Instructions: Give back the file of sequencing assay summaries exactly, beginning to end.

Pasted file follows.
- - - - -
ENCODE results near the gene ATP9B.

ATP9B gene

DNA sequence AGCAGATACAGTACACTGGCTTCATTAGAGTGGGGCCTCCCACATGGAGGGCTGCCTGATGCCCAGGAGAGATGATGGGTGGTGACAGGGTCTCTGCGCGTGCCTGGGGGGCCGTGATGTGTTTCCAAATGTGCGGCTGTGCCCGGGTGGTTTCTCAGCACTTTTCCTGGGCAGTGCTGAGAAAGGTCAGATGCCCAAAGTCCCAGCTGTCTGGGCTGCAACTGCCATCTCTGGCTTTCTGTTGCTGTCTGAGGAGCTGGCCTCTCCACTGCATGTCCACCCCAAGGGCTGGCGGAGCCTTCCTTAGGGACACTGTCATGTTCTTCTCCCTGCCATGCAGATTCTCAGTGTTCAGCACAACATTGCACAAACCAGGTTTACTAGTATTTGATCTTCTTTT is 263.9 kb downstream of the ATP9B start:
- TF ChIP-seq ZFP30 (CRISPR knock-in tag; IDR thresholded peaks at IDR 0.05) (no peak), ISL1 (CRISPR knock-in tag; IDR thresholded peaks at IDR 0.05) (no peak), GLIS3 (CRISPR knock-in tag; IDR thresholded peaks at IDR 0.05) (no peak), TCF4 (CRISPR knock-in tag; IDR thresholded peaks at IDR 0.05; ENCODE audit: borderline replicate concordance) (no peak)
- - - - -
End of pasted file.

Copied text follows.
ENCODE results near the gene ATP9B.

ATP9B gene

DNA sequence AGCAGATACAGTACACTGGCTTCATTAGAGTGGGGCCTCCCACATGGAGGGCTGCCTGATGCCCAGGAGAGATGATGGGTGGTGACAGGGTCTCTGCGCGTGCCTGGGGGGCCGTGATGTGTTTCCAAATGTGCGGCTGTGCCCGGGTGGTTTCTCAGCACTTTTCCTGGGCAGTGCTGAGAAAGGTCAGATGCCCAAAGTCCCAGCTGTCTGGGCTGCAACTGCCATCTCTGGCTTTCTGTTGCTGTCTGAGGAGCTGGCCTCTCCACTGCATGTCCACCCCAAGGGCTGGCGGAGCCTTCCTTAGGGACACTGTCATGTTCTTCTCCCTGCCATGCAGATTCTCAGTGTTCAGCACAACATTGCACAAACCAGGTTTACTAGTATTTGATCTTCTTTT is 263.9 kb downstream of the ATP9B start:
- TF ChIP-seq ZFP30 (CRISPR knock-in tag; IDR thresholded peaks at IDR 0.05) (no peak), ISL1 (CRISPR knock-in tag; IDR thresholded peaks at IDR 0.05) (no peak), GLIS3 (CRISPR knock-in tag; IDR thresholded peaks at IDR 0.05) (no peak), TCF4 (CRISPR knock-in tag; IDR thresholded peaks at IDR 0.05; ENCODE audit: borderline replicate concordance) (no peak)